“Lo, the wolf has seized a sheep by the throat, the devil has enticed a man into adultery. The sinner must be excommunicated. But if he is excommunicated, he will be an enemy, he will plot, he will do as much harm as he can. Wherefore you are silent, you do not censure, you have seen the wolf coming, and fled. Your body has stood, your mind has fled. For as joy is relaxation, sorrow contraction, desire a reaching forward of the mind; so fear is the flight of the mind.”

    Ironic example that he chose to illustrate the point, no?! God forbid it be a bishop, a set of bishops, or a pope! Augustine is fierce on shepherds who behave like hirelings — because their actions prove that they do not truly care about the ultimate welfare of the sheep but they give priority to other goals. It moved me to pray for them so they can change sides in time and not get eaten by the devil-wolf in the end. And to be grateful for the good shepherds who, like The Good Shepherd, are recognizable by all their suffering for daring to defend The King’s flock.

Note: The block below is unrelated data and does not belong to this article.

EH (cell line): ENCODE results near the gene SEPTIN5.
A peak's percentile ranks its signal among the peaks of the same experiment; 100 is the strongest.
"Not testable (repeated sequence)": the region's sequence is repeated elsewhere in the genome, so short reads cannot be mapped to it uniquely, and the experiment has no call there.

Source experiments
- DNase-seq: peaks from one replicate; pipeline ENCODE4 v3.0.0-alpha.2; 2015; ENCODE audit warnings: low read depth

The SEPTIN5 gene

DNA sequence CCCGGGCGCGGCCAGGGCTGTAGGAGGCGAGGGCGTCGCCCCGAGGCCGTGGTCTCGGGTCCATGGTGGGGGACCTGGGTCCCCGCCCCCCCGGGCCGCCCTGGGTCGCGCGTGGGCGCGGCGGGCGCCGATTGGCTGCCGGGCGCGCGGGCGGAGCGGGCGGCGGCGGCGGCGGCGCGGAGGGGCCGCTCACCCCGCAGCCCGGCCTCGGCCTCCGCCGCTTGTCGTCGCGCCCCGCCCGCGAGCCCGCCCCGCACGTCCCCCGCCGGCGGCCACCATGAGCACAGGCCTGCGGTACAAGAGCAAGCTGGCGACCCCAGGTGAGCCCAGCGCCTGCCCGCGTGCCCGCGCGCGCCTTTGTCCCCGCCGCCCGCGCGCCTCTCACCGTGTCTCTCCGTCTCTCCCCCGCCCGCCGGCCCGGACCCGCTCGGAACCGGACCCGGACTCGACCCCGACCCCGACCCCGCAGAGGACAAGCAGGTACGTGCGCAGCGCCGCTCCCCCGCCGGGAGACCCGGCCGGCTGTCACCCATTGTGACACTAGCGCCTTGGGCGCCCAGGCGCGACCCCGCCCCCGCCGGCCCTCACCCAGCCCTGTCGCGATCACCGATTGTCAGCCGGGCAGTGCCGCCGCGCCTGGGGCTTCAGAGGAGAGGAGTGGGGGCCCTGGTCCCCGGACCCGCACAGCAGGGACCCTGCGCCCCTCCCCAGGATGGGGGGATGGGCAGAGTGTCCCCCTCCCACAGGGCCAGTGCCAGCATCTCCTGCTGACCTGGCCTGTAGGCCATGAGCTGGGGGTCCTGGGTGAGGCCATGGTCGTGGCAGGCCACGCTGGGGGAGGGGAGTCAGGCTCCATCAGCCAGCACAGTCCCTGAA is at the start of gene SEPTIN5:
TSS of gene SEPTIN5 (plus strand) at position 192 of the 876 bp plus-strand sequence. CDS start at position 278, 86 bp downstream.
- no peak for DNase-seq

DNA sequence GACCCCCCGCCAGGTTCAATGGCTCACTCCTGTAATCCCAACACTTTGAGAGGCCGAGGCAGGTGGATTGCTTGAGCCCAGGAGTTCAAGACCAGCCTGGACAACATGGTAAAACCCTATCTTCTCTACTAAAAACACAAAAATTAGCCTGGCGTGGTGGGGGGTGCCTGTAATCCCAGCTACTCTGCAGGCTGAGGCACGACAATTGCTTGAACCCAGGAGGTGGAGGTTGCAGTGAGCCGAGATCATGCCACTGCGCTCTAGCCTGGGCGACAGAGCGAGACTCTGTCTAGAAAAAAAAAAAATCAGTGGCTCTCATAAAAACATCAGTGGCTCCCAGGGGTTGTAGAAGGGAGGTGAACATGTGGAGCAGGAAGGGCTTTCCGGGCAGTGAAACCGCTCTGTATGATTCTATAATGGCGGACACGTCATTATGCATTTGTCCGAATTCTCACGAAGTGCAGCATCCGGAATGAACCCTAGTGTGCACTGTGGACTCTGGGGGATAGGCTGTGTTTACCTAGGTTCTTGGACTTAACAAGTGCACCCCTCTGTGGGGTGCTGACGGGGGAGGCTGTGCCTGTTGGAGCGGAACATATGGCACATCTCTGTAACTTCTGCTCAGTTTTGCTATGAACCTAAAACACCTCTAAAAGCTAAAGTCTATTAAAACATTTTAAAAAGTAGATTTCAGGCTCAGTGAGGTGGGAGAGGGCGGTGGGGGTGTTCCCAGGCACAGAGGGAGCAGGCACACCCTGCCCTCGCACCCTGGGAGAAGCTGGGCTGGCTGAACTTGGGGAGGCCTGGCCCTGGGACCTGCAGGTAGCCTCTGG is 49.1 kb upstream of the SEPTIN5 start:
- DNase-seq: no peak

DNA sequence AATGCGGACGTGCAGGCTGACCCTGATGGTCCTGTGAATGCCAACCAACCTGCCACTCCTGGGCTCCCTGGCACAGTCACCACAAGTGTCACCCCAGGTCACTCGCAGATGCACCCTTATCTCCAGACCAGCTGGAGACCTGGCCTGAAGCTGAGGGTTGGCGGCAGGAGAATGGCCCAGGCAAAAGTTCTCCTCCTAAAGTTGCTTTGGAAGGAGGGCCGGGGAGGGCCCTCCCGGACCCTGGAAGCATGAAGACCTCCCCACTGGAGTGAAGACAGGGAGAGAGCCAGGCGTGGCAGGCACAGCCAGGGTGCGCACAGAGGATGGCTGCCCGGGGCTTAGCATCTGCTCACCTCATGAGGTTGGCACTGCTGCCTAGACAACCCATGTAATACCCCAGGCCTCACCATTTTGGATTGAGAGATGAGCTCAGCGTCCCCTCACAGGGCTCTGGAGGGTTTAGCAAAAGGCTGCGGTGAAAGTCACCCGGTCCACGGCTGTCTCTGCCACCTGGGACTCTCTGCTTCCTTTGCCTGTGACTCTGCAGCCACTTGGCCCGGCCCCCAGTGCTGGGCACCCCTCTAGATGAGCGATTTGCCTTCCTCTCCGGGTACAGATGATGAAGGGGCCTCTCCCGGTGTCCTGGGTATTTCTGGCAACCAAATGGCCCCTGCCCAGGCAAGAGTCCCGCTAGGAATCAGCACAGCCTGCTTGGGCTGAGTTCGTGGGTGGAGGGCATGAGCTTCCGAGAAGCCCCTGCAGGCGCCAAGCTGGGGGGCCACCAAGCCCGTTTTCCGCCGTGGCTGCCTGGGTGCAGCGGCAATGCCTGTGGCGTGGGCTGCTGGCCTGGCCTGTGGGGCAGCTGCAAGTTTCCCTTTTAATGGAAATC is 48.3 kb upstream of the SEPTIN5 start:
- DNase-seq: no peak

6. jameeka says:

    Wonderful First Communion sermon, Father Z. Perfect.

  7. majuscule says:

    Father’s homilies always put the gospel in context. We don’t have this priest every week and he will go back to a previous gospel to give us continuity. You can see his belief and feel his joy in the way he speaks. But it wasn’t just his words this Sunday.

    Better than his homily was that he prayed Eucharistic Prayer IV which I can’t remember hearing before. It seemed to be so appropriate for today’s readings. When I mentioned this to Father after Mass, he said that was why he had chosen it. (I try to say encouraging words when a priest does not use EPII on Sunday.)

  8. Julia_Augusta says:

    Thank you for posting an audio file of your sermon. We all need to be reminded frequently about what Communion is really about.

    I understood very little of the sermon where I attended Mass because it was in the Japanese language (I speak a tiny bit and am still learning). The priest is from French-speaking Africa and his command of the Japanese language was truly impressive. Japanese is a very hard language to learn. The church had leaflets in English but they contained only the Mass readings. Hymns were in Japanese.

    I am thankful that all the priests can speak English (so I can go to Confession at this particular church), even though their native language is French.